NBC 5 Investigates

Dismissed: Resources for survivors, proposals for change and more

NBC 5 Investigates conducted a six-month investigation that found sexual assault charges were never filed or were dropped in favor of non-sex charges time and time again.

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As part of our "Dismissed" series, NBC 5 Investigates compiled a list of resource for survivors in Illinois, Indiana and Wisconsin, along with information on ways to advocate for change. Find our extensive series here.

If you are the survivor of a sexual assault or sexual violence and want to tell your story or comment on our NBC 5 Investigates / Telemundo Chicago Investiga series, “Dismissed,” please contact us. You can leave a message on the NBC 5 Investigates tip line at 312-836-1441, or you can send our investigative team an email at this link

If you or someone you know is the victim of sexual assault or violence – recently or in the past – there are a variety of local organizations that can help you immediately – 24 hours a day.

The Illinois Coalition Against Sexual Assault (ICASA) is – in its own words – a not-for-profit corporation of 31 community-based sexual assault crisis centers working together to end sexual violence. Several of these crisis centers are within the greater Chicago area – each with its own website, contact information, and resources. 

Many are geared specifically to Spanish-speaking victims and survivors. You can find them all on this map on the ICASA website. Each of these organizations assists victims and survivors of sexual assault through every step following an assault, including a victim’s decision as to whether she or he wants to report the assault to police; an exam (and the process of undergoing the process of a rape kit collection) at a hospital; therapy and counseling; and working through the myriad steps of a court case and trial, if a survivor chooses to report his or her assault to police.  All contact with all ICASA centers is completely confidential.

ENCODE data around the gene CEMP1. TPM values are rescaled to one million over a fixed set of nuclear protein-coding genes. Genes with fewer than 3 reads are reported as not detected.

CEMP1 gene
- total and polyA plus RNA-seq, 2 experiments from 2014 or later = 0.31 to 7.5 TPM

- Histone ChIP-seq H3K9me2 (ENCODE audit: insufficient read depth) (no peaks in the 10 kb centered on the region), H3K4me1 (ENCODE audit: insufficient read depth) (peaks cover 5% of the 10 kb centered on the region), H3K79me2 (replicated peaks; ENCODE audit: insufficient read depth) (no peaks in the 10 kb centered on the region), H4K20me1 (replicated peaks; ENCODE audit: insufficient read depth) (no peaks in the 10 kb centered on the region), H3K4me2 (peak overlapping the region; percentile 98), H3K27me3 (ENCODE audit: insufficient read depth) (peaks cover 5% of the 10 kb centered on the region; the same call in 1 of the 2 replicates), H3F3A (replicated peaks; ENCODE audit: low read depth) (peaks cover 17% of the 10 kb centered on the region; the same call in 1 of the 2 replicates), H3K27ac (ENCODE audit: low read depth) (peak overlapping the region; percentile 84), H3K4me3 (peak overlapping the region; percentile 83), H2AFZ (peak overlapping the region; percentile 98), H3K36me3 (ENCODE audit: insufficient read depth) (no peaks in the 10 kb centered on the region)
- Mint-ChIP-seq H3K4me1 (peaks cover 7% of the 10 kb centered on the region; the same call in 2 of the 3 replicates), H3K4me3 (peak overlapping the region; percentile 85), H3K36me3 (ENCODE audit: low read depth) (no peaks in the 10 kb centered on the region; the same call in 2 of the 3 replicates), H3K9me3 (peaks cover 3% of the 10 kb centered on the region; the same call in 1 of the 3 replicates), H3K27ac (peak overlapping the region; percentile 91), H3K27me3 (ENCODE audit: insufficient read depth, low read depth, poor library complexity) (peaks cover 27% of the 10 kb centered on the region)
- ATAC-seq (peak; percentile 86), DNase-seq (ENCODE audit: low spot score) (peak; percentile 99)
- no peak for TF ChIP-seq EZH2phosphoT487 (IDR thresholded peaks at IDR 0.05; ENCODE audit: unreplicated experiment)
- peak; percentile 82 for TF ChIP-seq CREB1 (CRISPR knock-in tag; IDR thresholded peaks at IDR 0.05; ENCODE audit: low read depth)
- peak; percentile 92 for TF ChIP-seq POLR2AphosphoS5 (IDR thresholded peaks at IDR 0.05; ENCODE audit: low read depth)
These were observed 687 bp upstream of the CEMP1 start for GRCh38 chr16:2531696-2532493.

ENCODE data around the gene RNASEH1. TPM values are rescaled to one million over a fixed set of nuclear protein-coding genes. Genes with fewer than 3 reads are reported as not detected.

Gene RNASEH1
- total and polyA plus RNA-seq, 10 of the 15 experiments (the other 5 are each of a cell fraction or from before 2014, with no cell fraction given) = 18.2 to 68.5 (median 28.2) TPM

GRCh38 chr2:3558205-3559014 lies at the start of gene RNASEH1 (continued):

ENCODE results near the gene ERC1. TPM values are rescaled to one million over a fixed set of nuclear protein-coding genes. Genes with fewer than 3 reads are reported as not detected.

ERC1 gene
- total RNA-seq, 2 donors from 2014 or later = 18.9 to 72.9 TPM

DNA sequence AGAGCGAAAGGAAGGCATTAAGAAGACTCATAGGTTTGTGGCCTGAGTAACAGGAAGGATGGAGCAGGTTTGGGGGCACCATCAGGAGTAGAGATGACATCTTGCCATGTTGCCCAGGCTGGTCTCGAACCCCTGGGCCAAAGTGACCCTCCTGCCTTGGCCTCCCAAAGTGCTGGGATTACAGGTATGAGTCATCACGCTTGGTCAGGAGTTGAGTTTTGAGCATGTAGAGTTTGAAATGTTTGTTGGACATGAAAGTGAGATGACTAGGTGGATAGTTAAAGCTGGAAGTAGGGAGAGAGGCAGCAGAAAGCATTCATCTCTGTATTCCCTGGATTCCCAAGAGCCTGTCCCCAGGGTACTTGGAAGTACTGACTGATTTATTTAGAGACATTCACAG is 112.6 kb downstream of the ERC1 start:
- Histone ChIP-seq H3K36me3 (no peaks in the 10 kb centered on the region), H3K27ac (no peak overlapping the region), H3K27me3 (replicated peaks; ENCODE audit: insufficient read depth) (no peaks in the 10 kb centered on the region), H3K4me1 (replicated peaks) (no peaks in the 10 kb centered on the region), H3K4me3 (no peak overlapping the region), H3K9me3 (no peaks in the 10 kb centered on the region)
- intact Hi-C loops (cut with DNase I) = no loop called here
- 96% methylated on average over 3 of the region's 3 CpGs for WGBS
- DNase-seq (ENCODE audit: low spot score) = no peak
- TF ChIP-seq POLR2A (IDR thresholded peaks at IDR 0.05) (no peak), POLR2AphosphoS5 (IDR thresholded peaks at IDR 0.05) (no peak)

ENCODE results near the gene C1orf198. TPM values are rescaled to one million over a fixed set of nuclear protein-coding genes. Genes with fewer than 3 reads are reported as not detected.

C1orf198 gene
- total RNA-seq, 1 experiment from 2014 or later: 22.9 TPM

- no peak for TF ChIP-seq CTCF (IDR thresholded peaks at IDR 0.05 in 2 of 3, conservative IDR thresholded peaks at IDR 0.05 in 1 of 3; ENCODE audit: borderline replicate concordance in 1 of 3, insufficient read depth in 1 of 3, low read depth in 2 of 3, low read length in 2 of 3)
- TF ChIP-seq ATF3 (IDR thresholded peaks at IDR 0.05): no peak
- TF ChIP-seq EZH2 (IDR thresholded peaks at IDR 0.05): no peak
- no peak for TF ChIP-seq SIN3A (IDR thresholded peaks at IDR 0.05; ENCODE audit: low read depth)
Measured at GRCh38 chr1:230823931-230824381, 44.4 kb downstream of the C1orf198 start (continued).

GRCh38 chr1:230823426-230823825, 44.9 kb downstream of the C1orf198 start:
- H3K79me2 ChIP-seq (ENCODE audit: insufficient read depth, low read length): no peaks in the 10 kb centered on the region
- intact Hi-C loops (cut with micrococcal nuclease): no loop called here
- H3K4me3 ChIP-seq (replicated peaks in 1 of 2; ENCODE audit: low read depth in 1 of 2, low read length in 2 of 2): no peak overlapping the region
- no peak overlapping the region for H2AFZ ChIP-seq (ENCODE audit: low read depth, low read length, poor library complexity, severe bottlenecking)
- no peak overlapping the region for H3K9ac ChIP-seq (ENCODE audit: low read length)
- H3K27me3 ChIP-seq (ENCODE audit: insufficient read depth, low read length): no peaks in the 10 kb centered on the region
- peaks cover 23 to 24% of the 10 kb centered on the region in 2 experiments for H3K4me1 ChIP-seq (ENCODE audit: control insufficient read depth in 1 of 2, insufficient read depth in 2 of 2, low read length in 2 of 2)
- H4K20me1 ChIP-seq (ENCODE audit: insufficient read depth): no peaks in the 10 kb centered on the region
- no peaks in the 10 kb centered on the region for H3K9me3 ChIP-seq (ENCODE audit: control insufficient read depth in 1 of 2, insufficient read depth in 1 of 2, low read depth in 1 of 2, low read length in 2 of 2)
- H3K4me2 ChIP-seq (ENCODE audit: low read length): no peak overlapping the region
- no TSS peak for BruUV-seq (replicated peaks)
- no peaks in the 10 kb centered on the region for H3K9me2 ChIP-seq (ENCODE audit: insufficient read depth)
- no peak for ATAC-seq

ICASA also includes links to other resources and organizations nationwide. You can find them at this page on its website. 

The equivalent organization to ICASA in Indiana is the Indiana Coalition to End Sexual Assault and Human Trafficking.  ICESAHT describes itself as Indiana’s statewide sexual assault coalition, providing a supportive network to survivors, service providers and allies.

ICESAHT has its own consortium of local rape crisis centers, which you can find here.

There is also the Wisconsin Coalition Against Sexual Assault, which has its own set of resources for survivors of sexual assault at this link.

Rape and sexual abuse on college campuses has become a significant issue in itself – with its own challenges. The Illinois Coalition Against Sexual Assault has a specific set of resources for college sexual assault at this link

Beyond Illinois, Indiana and Wisconsin, ICASA lists other statewide sexual assault advocacy groups here.

Finally, the Rape, Abuse, and Incest National Network is the largest anti-sexual violence organization in the U.S. RAINN operates the National Sexual Assault Hotline at 800.656.HOPE, which it describes as a free, confidential, 24/7 hotline. You can call or chat with online, via Chatbot or via mobile at this link.

Government funding for rape crisis services in Illinois has not significantly increased for more than twenty years. 

The Illinois Coalition Against Sexual Assault (ICASA) is currently lobbying both the Illinois House of Representatives and the Illinois State Senate to increase an investment of $20 million in General Revenue Funds to assist victims and – just as importantly – support efforts to prevent sexual assault in the first place. 

If you support this push for increased funding, you can write to your local state senator or representative by using this link to find the elected state officials who represent you.